How to Approach Recruiting & Retention in 2021
One of the most profound impacts of the pandemic happened within the job market, and it affected employers and employees alike. Many employers laid off staff, furloughed employees, or enacted hiring freezes while workers who were considering a change were not willing to take the leap during uncertain times. Demographics add another element to the issue with Baby Boomers leaving the workforce at a faster rate than young people are entering it. With the pandemic waning and activity ramping up quickly, employers are now competing for new hires and should be working harder than ever to retain top talent already on the payroll.
Yes, COVID gave us all a bit of a shock to the system. Without the distractions of friendly colleagues, water cooler chatter, and business trips, we were forced confront the work itself. Plus, working remotely gave a whole new meaning to the term “work-life balance.”
The result? A recent Harris Poll found that the majority of U.S. workers (52%) are considering a job change this year, and as many as 44% have solid plans to do so. Furthermore, 20% of workers changed their line of work entirely during the pandemic, according to a Prudential-Morning Consult study. The top reasons for these changes include better work-life balance, better compensation, and wanting to try something new.
We spoke with our Chief Human Resources Officer, Silvia King, to hear what’s on her mind in regard to recruitment and retention in the transition to a post-pandemic world. Read on for her top three tips.
Know Who You Are
A business’ mission statement and core values serve as a foundation for the success of a company. A strong mission statement should guide and inform all actions of the business and its employees. It creates consistency, keeping the focus and culture intact through growth and change. It can even help to attract potential customers and recruits who feel it aligns well with their own values.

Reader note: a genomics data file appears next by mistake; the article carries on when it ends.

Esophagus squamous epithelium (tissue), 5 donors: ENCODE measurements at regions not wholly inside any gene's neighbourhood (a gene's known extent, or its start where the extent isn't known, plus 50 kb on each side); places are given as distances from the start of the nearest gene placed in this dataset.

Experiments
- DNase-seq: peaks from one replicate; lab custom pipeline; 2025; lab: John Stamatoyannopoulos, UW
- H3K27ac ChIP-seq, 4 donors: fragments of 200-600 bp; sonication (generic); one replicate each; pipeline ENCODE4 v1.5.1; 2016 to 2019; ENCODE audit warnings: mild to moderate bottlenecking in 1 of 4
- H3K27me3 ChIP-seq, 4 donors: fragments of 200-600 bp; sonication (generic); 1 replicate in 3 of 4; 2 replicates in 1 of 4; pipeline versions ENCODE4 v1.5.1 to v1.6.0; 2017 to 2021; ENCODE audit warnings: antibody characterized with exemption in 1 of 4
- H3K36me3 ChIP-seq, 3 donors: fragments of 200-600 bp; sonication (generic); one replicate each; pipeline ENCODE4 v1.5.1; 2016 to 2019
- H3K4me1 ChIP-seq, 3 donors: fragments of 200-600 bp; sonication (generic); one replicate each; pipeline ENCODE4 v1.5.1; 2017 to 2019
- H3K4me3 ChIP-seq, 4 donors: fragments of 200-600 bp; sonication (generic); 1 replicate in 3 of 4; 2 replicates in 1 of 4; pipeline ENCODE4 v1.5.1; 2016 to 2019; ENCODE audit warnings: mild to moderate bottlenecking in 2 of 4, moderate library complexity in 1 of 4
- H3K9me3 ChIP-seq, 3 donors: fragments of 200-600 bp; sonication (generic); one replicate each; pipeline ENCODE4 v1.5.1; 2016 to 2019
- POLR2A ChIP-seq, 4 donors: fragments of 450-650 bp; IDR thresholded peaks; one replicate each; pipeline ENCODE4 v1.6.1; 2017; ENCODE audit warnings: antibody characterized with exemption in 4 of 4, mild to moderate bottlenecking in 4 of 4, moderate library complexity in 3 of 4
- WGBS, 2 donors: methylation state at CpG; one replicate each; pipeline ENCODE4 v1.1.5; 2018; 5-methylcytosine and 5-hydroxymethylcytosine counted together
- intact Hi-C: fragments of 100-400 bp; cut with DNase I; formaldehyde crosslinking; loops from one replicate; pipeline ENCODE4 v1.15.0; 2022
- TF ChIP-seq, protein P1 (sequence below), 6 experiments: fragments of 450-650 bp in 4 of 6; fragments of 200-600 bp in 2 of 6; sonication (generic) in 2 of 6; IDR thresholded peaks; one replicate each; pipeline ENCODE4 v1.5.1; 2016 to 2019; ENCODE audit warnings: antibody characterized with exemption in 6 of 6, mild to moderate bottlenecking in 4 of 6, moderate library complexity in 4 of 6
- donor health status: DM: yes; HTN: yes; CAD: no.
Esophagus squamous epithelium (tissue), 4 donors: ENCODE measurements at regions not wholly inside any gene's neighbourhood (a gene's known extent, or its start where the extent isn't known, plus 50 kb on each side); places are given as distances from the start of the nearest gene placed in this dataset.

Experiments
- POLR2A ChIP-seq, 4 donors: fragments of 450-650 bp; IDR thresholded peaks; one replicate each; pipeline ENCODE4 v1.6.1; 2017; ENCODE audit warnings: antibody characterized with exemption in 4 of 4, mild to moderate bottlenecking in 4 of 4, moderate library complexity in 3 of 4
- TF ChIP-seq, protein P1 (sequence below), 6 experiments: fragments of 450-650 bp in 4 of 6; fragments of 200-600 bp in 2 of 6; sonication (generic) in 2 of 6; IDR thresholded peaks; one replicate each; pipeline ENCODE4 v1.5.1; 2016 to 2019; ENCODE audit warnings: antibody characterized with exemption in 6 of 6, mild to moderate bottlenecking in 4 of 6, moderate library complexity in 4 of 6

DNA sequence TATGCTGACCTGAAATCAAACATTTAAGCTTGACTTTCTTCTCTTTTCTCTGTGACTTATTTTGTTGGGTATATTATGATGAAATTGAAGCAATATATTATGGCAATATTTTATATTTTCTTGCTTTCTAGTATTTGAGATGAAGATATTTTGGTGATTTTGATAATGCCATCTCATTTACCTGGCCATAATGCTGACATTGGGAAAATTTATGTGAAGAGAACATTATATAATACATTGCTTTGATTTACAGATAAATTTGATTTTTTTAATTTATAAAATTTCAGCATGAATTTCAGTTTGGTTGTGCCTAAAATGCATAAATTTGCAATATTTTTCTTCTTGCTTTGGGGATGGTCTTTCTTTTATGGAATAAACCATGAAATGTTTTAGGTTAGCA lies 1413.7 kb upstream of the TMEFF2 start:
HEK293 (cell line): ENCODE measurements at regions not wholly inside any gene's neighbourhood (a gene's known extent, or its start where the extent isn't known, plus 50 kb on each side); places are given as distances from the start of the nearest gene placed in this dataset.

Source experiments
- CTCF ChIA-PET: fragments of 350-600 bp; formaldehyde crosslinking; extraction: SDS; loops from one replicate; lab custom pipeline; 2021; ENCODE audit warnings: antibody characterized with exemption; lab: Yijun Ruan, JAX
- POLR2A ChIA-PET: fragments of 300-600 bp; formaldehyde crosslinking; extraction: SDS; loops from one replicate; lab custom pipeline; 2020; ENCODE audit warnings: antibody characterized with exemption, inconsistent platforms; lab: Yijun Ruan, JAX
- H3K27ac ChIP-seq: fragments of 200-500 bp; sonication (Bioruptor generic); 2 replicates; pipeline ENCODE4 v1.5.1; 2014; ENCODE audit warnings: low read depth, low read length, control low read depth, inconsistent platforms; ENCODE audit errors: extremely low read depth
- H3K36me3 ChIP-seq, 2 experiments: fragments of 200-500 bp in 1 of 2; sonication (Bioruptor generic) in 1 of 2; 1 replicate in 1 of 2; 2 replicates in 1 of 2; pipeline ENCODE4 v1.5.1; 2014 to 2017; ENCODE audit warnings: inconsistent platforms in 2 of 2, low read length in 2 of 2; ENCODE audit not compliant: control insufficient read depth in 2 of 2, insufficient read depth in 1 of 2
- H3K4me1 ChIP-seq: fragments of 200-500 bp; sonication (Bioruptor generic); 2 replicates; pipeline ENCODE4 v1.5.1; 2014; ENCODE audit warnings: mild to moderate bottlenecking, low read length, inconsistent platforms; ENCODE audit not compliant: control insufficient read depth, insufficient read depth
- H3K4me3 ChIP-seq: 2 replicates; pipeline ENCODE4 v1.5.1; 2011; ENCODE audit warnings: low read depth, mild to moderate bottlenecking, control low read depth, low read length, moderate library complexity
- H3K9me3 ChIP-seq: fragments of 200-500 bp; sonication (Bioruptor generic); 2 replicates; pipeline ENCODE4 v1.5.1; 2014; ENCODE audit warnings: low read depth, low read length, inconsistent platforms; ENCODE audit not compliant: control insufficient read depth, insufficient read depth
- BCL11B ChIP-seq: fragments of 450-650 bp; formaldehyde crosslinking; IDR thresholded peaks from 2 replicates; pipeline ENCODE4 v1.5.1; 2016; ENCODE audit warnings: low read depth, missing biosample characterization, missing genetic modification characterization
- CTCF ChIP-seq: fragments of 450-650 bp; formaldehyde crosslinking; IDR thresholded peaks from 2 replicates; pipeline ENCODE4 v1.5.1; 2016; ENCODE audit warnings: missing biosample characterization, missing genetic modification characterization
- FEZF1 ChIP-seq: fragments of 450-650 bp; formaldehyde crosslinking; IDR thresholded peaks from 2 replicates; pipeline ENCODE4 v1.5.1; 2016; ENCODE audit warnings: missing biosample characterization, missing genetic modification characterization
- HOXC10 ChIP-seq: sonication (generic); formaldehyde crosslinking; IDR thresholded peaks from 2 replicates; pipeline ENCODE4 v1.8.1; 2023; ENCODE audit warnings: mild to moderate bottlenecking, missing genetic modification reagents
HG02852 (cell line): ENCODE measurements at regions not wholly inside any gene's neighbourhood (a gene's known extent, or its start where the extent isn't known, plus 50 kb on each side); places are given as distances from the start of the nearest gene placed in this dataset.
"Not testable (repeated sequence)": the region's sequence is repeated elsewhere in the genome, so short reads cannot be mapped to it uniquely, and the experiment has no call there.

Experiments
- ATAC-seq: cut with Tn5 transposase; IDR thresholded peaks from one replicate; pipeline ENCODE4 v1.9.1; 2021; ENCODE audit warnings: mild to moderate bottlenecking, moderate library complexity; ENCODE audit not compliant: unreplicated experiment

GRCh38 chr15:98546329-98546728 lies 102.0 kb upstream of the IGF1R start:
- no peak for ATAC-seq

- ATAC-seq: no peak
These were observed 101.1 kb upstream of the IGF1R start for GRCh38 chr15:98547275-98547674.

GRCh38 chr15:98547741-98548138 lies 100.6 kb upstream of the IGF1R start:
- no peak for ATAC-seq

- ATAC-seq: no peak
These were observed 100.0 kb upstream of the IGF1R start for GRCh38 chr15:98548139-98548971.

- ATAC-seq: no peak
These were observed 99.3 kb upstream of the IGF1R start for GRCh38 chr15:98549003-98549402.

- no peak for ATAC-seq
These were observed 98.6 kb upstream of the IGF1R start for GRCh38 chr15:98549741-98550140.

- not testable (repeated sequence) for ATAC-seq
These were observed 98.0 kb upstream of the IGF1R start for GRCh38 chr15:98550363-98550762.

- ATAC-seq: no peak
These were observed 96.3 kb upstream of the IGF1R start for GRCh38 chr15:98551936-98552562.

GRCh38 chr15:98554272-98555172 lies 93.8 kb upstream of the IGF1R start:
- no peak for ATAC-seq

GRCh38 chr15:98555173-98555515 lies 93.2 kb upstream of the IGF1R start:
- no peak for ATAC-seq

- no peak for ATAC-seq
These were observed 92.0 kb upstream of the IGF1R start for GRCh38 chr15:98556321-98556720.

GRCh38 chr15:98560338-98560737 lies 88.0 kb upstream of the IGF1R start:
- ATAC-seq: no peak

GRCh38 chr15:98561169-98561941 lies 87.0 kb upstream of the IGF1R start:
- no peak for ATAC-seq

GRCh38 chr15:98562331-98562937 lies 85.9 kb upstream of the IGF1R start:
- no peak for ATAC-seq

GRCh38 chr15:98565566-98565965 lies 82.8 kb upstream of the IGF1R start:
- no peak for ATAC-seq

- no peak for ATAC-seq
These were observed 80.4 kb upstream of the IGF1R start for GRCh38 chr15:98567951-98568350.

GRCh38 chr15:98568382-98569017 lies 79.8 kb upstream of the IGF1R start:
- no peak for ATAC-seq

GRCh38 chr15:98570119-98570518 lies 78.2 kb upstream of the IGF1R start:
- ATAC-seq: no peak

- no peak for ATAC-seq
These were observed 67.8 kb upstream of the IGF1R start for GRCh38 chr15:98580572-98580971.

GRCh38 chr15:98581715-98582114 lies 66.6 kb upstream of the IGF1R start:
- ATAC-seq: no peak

King said, “COVID really accentuated the mission and value statements of companies. If you feel that yours did not ring true or help you thrive, then perhaps now is the time to do a reset. However, if the mission helped carry you through the last 18 months, then don’t take your foot off of the accelerator now.”
Be true to who you are as a company and to your core values. Recruitment is often viewed as a process where a candidate should sell themselves to the employer, but it is important to remember that it is just as important for companies to demonstrate to candidates who they are and what sets them apart. The more honest and transparent both the employer and the recruit can be during the interview process helps ensure a better fit in the long-term.
King stated, “Don’t try to be all things to all people. For example, the hot topic today is remote work. It is OK that remote work is not everyone’s strategy. In fact, it is not ours. We are honest about that in the interview process, and we speak to the advantages of being in our amazing office environment that allows for an excellent work-life balance (so that when you are home, you are really at home).”
With all of the changes companies (and the world) went through over the past 18 months, now is a good time to do an organizational wellness check. Review policies and practices to determine if they still make sense in today’s environment. If policies refer to old technology or structures no longer in place, employees are more likely to disregard them.
King also recommends doing a deep dive into compensation strategies. “Consider completing market surveys for both benefits and compensation. An industry specific consultant could be well worth the investment in a post-COVID environment,” said King.
At Southern First, we put relationships first, and our people make the difference. Our commitment to impacting lives in the communities we serve has remained a driving force throughout our over 21 years in business, and we continue adding teammates who want to make their own impact.
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